As our school grows and time passes, more of our students are moving into the Logic Phase of the Trivium. In light of current relativistic cultural trends which see man's personal desires as autonomous, and truth as a shape-shifting thespian, we have a key job as educators and parents to give our kids the tools they need to apply universal moral standards to today's ideas. We have to show them how to judge between right and wrong. If a new, controversial law is passed, will they be able to point effectively to a fixed standard of truth that is applicable? Or will they wave their hands despairingly, get shrill, and have nothing much to say?
But today, "right" and "wrong" are strange words. What can they really mean? And who's to say? Surely you aren't telling me that I must conform to your personal beliefs? You're free to believe what you like -- you have a right to your outmoded religious convictions -- but keep them out of the public square. Keep them away from my personal choices.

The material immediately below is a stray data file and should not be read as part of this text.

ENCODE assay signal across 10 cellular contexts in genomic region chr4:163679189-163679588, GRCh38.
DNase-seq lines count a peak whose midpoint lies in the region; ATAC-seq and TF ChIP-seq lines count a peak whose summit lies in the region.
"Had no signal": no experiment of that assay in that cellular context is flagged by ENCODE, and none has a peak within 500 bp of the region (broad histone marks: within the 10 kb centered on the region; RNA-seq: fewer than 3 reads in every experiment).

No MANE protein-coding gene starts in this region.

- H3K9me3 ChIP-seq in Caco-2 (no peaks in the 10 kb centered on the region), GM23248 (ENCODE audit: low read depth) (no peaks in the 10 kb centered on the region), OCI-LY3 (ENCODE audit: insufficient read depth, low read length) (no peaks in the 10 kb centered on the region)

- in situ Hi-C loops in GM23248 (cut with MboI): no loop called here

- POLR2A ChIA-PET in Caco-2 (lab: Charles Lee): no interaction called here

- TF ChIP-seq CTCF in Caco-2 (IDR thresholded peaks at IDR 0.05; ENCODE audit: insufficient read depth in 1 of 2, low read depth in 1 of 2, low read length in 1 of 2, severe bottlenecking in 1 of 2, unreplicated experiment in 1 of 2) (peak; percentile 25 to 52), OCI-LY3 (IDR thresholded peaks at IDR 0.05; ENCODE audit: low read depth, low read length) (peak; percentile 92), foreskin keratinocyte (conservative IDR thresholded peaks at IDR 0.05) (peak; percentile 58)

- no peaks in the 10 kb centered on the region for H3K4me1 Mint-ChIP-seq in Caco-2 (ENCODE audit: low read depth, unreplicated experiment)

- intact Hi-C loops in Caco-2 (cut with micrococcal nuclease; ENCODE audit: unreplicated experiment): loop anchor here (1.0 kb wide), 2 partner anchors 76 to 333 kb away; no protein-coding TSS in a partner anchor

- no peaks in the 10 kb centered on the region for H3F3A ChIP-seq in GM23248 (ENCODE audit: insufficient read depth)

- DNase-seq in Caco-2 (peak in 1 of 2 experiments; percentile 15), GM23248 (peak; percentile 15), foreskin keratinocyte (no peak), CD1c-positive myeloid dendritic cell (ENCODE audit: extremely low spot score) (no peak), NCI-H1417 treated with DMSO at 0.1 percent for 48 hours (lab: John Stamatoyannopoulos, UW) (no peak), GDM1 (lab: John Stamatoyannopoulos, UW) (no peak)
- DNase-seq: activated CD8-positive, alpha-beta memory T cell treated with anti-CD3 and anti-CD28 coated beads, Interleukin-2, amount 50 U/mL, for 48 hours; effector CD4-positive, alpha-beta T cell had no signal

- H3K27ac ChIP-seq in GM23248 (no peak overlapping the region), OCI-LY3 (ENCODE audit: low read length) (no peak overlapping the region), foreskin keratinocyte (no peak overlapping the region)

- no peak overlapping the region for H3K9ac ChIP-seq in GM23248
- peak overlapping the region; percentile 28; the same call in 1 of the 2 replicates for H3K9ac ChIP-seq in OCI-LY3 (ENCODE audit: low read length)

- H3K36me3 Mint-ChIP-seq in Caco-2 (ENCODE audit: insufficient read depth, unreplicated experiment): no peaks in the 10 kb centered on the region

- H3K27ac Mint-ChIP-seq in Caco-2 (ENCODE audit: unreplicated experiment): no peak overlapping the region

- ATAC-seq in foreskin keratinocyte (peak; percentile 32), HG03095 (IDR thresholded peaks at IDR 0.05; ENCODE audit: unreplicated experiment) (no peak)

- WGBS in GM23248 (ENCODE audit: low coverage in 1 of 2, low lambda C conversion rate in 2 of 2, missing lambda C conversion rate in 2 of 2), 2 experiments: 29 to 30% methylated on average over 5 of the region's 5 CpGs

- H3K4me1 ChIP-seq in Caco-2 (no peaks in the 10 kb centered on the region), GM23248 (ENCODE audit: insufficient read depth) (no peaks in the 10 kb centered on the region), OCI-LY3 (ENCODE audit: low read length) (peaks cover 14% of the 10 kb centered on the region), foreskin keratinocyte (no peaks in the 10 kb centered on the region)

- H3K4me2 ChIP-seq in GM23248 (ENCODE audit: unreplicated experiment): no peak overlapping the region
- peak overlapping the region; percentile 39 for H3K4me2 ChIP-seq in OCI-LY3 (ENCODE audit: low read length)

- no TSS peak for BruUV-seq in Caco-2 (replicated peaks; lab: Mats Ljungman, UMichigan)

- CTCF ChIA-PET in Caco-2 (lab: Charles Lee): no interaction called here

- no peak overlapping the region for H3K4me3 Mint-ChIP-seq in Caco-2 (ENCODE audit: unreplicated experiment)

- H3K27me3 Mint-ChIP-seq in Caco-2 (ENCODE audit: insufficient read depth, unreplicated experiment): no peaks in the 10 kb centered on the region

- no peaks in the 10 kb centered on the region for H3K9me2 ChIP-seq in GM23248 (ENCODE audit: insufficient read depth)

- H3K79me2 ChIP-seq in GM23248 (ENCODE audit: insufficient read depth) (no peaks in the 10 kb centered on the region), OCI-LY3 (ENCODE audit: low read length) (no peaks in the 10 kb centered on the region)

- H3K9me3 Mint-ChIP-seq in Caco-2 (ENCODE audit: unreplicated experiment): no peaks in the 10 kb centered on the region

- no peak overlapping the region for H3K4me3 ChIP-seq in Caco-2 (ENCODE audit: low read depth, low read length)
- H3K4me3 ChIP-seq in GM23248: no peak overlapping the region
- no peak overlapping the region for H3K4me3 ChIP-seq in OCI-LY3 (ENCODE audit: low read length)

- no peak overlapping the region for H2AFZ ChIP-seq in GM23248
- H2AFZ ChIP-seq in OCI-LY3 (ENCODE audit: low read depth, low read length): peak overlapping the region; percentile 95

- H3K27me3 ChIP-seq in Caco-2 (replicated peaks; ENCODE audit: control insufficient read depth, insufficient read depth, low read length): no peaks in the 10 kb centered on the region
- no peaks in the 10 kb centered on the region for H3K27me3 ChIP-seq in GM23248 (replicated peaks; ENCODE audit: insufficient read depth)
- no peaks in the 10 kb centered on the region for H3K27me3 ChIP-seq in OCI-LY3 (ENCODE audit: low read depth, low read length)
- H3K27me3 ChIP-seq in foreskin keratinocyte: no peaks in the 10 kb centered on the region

So this is a tricky business. The Logic Phase should not teach the lofty art of ramming dogma down disagreeing throats. As an obvious but crucial caveat, unless we teach our children to generously sprinkle their arguments with love, mix them with a few handfuls of minced pride, and bake them with bellies full of laughter, all the perfect syllogisms and proofs they can muster will fly back into their faces, like spitting into the wind. As someone once said, "There is a deeper right than being right."
So we are beginning to give our children tools of argument and debate. But as any good carpenter knows, sharp tools in unskilled hands just lead to a bloody mess.
Grace and Peace, Nate Ahern